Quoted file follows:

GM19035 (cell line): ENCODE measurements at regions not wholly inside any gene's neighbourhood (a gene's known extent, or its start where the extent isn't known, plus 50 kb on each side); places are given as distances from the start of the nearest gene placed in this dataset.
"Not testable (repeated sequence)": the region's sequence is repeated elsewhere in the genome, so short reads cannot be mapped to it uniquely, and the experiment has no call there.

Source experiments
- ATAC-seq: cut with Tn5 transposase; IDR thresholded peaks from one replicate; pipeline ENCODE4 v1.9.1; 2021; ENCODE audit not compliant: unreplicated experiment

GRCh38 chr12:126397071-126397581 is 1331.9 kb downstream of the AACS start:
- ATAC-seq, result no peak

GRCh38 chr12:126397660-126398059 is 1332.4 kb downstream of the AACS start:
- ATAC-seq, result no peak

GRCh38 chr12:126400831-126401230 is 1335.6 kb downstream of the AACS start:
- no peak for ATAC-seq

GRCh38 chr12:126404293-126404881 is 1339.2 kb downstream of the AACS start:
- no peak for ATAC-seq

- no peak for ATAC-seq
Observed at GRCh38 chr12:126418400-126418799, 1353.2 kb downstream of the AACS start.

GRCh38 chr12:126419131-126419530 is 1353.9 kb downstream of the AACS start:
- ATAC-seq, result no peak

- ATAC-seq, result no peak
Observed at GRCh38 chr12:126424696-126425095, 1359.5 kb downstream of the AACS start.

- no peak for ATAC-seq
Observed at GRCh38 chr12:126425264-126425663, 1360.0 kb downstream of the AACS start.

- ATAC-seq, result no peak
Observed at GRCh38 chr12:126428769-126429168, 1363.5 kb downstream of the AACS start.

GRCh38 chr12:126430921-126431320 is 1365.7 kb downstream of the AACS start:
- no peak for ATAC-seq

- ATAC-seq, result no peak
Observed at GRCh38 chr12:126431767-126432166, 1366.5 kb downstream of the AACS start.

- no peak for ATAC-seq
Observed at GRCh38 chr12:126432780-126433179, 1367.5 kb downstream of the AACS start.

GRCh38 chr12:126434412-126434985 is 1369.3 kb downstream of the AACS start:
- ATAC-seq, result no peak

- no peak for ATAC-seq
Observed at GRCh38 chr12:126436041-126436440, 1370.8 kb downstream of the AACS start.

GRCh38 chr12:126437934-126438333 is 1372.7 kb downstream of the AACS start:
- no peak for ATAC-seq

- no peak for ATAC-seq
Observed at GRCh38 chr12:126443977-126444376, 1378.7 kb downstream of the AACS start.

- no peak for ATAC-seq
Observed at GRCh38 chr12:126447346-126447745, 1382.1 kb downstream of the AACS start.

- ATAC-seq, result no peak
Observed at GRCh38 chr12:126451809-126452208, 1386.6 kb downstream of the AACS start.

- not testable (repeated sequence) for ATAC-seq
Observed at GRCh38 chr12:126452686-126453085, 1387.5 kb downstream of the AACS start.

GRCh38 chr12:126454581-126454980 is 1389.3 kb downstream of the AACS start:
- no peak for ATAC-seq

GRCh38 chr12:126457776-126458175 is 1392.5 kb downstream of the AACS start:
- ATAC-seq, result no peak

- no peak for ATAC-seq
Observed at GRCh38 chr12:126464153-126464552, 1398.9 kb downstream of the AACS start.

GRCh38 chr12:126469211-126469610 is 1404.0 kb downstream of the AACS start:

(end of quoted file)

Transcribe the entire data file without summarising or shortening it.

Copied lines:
GM19035 (cell line): ENCODE measurements at regions not wholly inside any gene's neighbourhood (a gene's known extent, or its start where the extent isn't known, plus 50 kb on each side); places are given as distances from the start of the nearest gene placed in this dataset.
"Not testable (repeated sequence)": the region's sequence is repeated elsewhere in the genome, so short reads cannot be mapped to it uniquely, and the experiment has no call there.

Source experiments
- ATAC-seq: cut with Tn5 transposase; IDR thresholded peaks from one replicate; pipeline ENCODE4 v1.9.1; 2021; ENCODE audit not compliant: unreplicated experiment

GRCh38 chr12:126397071-126397581 is 1331.9 kb downstream of the AACS start:
- ATAC-seq, result no peak

GRCh38 chr12:126397660-126398059 is 1332.4 kb downstream of the AACS start:
- ATAC-seq, result no peak

GRCh38 chr12:126400831-126401230 is 1335.6 kb downstream of the AACS start:
- no peak for ATAC-seq

GRCh38 chr12:126404293-126404881 is 1339.2 kb downstream of the AACS start:
- no peak for ATAC-seq

- no peak for ATAC-seq
Observed at GRCh38 chr12:126418400-126418799, 1353.2 kb downstream of the AACS start.

GRCh38 chr12:126419131-126419530 is 1353.9 kb downstream of the AACS start:
- ATAC-seq, result no peak

- ATAC-seq, result no peak
Observed at GRCh38 chr12:126424696-126425095, 1359.5 kb downstream of the AACS start.

- no peak for ATAC-seq
Observed at GRCh38 chr12:126425264-126425663, 1360.0 kb downstream of the AACS start.

- ATAC-seq, result no peak
Observed at GRCh38 chr12:126428769-126429168, 1363.5 kb downstream of the AACS start.

GRCh38 chr12:126430921-126431320 is 1365.7 kb downstream of the AACS start:
- no peak for ATAC-seq

- ATAC-seq, result no peak
Observed at GRCh38 chr12:126431767-126432166, 1366.5 kb downstream of the AACS start.

- no peak for ATAC-seq
Observed at GRCh38 chr12:126432780-126433179, 1367.5 kb downstream of the AACS start.

GRCh38 chr12:126434412-126434985 is 1369.3 kb downstream of the AACS start:
- ATAC-seq, result no peak

- no peak for ATAC-seq
Observed at GRCh38 chr12:126436041-126436440, 1370.8 kb downstream of the AACS start.

GRCh38 chr12:126437934-126438333 is 1372.7 kb downstream of the AACS start:
- no peak for ATAC-seq

- no peak for ATAC-seq
Observed at GRCh38 chr12:126443977-126444376, 1378.7 kb downstream of the AACS start.

- no peak for ATAC-seq
Observed at GRCh38 chr12:126447346-126447745, 1382.1 kb downstream of the AACS start.

- ATAC-seq, result no peak
Observed at GRCh38 chr12:126451809-126452208, 1386.6 kb downstream of the AACS start.

- not testable (repeated sequence) for ATAC-seq
Observed at GRCh38 chr12:126452686-126453085, 1387.5 kb downstream of the AACS start.

GRCh38 chr12:126454581-126454980 is 1389.3 kb downstream of the AACS start:
- no peak for ATAC-seq

GRCh38 chr12:126457776-126458175 is 1392.5 kb downstream of the AACS start:
- ATAC-seq, result no peak

- no peak for ATAC-seq
Observed at GRCh38 chr12:126464153-126464552, 1398.9 kb downstream of the AACS start.

GRCh38 chr12:126469211-126469610 is 1404.0 kb downstream of the AACS start: